Takeda Investors Gave Nod for $59 Billion Shire Acquisition, But Wary of Massive Debt


Shareholders of Takeda Pharmaceuticals have approved on Wednesday its $59 billion acquisition of London-based Shire, Reuters news reported. Strengthening the drug pipelines, the deal will create a global powerhouse but one that is saddled with debt loads.

Taking over Shire is the biggest overseas acquisition by aJapanese company which will put Takeda in the ranks of the world’s top 10drugmakers and will be gaining expertise in rare diseases. As reported in Reuters, Takeda will also become one of the most indebted companies which has already secured $30.9 billion in bank loans.

High debt levels of the company was a top concern among investors who gathered at a meeting held in Osaka, Japan, although majority of them voted to give a nod to the deal as expected. Few shareholders abstained from voting due to concerns about further plunges in the share price.

Takeda shares have dropped nearly 25 percent since thecompany revealed its interest in acquiring Shire in March this year. The sharesrose 1 percent to 4,240 yen on Wednesday. Shire shares climbed 2.6 percent to 46.69 pounds in favor of Takeda’sboard that won nine-month long battle to persuade shareholders of the merits ofthe new venture. The acquisition is expected to close on Jan. 8. It remains subject to due approval of Shire shareholders and sanctioning at the court hearing expected to be held on Jan. 3.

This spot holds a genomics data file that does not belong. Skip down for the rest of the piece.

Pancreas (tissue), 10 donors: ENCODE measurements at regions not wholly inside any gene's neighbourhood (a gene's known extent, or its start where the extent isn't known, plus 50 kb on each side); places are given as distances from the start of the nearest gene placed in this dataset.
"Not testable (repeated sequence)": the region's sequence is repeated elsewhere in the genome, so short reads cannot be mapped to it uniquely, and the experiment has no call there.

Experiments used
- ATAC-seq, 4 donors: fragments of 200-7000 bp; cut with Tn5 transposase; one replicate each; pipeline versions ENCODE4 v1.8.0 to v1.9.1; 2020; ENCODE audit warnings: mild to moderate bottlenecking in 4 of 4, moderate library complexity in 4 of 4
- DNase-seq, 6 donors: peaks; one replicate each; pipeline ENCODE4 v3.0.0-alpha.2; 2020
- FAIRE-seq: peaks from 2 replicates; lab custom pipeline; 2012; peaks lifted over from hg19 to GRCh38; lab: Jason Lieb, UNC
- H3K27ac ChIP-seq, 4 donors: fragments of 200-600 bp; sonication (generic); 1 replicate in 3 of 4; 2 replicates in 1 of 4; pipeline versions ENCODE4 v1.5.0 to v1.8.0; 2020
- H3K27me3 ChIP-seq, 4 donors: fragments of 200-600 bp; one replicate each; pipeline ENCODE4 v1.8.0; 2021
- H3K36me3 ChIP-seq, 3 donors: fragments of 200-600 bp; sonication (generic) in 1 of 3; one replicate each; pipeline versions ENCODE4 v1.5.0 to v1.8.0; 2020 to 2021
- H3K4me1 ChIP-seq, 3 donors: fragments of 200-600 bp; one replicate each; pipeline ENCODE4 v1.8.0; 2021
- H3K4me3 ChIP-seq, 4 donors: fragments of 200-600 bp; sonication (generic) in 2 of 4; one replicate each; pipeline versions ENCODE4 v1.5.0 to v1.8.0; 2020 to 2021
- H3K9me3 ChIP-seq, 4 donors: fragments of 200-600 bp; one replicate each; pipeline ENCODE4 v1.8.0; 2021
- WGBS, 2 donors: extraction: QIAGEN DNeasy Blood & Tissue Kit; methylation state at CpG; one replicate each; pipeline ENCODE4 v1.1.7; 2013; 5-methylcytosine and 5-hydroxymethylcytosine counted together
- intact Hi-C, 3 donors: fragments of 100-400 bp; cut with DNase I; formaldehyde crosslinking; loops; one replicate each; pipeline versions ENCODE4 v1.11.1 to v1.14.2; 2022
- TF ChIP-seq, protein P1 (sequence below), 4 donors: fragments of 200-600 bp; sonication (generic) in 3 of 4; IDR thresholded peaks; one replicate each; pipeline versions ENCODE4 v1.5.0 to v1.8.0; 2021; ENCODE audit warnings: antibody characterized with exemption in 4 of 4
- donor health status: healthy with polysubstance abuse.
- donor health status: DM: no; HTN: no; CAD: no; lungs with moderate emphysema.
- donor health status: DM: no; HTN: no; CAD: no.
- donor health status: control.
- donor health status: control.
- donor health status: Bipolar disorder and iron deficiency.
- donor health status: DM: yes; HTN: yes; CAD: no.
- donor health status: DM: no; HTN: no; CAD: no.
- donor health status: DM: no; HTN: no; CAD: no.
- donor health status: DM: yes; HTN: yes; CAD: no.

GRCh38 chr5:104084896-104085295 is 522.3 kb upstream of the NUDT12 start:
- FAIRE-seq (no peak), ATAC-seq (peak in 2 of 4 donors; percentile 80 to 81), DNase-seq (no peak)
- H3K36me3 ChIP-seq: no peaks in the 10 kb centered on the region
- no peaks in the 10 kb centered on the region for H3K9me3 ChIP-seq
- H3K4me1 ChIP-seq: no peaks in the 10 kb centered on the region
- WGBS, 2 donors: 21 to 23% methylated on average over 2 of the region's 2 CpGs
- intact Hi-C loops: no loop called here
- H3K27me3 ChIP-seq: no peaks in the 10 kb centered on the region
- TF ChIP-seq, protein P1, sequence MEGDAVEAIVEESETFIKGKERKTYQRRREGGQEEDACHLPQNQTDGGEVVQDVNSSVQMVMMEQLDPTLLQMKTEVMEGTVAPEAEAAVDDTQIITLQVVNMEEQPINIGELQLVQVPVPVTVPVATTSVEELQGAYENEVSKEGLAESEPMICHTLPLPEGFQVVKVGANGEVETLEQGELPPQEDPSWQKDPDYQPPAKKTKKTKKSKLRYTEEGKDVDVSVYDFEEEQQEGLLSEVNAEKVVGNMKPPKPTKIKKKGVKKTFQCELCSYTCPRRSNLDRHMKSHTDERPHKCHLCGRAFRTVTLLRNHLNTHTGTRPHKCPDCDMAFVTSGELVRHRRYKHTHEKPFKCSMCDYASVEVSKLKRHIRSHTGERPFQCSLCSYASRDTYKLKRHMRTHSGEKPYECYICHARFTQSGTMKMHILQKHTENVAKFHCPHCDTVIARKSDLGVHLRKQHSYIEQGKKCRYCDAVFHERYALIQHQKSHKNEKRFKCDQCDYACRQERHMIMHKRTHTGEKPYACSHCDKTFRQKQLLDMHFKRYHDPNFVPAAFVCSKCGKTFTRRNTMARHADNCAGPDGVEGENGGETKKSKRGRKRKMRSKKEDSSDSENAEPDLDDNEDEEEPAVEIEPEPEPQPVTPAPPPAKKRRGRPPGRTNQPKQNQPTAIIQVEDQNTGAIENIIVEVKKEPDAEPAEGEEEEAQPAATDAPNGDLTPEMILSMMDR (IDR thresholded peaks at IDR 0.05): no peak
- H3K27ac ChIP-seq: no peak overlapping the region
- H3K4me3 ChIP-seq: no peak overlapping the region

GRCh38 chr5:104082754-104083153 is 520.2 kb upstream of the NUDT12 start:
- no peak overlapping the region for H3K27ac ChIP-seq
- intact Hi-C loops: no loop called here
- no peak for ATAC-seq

Although the approval of Takeda shareholders was expected, a small group of the investors, including the descendants of Takeda’s founder actively oppose the deal.

According to Kazuhisa Takeda, former director of the company, the financial risks are very high while expected benefits are quite limited, keeping them against the deal. M&A is necessary for the company’s future but acquisition of Shire is not the answer, he added.

On the other hand, Christophe Weber, Takeda’s current CEO has promised to turn the deal profitable by cutting costs. It estimates annual savings of around $1.4 billion three years after closing, and expects to increase the underlying earnings remarkably from the first full year after completion of the deal. Further, the company is planning to sell its non-core assets worth up to $10 billion to pay back the debts.

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Rahul Pandita

Rahul Pandita

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